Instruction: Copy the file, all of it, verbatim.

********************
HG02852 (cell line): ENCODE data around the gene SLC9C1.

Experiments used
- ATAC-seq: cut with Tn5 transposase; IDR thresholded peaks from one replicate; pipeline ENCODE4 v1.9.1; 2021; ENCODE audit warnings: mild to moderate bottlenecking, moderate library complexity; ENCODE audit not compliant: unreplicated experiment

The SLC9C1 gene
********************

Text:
HG02852 (cell line): ENCODE data around the gene SLC9C1.

Experiments used
- ATAC-seq: cut with Tn5 transposase; IDR thresholded peaks from one replicate; pipeline ENCODE4 v1.9.1; 2021; ENCODE audit warnings: mild to moderate bottlenecking, moderate library complexity; ENCODE audit not compliant: unreplicated experiment

The SLC9C1 gene